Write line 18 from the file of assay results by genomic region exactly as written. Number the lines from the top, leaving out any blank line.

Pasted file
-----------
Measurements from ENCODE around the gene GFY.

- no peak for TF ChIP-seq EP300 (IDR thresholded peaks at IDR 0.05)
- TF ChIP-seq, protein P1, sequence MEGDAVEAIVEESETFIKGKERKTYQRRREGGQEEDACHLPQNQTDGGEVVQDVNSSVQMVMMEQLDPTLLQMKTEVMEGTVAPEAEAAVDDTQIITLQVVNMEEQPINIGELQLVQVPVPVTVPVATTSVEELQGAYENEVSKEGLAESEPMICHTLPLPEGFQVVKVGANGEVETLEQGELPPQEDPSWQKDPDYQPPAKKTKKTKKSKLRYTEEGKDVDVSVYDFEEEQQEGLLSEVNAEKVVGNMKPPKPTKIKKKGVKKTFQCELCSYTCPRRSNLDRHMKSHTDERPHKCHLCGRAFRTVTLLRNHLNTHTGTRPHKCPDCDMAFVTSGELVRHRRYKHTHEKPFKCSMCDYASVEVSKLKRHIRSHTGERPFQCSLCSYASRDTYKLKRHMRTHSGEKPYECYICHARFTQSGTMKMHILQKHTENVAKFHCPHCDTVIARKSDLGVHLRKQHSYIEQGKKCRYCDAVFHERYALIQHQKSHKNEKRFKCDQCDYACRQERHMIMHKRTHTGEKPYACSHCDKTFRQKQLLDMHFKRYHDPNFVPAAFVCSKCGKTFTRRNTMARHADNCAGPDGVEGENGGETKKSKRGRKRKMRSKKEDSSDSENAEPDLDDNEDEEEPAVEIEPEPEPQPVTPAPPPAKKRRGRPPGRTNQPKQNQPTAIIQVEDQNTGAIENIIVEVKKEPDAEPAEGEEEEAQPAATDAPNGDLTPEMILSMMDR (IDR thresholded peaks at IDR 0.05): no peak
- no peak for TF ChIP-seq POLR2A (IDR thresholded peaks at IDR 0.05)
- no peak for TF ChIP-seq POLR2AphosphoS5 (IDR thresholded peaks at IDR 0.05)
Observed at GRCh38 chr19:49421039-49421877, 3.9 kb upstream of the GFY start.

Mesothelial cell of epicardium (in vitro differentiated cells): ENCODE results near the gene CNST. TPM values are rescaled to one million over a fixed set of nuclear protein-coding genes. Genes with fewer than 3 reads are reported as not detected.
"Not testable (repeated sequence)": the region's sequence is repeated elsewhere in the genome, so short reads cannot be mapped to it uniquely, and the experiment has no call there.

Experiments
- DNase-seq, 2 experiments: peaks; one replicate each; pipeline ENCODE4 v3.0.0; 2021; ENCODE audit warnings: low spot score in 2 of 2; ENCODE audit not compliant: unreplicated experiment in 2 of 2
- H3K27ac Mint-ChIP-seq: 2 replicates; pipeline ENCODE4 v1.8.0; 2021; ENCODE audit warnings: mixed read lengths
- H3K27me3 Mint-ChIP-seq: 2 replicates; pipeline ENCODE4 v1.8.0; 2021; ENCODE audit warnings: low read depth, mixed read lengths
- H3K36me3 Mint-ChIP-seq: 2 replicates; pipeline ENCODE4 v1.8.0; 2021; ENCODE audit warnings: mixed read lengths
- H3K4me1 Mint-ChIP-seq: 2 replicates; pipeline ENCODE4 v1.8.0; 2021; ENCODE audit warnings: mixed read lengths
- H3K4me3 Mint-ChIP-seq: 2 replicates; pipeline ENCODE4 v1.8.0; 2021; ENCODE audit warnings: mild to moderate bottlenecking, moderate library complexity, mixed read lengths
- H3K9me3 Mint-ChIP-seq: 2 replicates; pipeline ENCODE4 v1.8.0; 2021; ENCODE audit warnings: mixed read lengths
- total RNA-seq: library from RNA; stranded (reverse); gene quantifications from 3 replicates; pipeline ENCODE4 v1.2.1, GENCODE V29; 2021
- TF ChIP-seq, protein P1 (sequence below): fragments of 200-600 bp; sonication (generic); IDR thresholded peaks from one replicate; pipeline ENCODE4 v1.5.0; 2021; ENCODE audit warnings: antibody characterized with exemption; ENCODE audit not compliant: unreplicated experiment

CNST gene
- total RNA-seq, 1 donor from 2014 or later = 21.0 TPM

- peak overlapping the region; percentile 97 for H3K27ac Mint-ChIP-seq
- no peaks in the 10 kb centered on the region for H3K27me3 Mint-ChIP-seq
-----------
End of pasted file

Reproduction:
- TF ChIP-seq, protein P1 (sequence below): fragments of 200-600 bp; sonication (generic); IDR thresholded peaks from one replicate; pipeline ENCODE4 v1.5.0; 2021; ENCODE audit warnings: antibody characterized with exemption; ENCODE audit not compliant: unreplicated experiment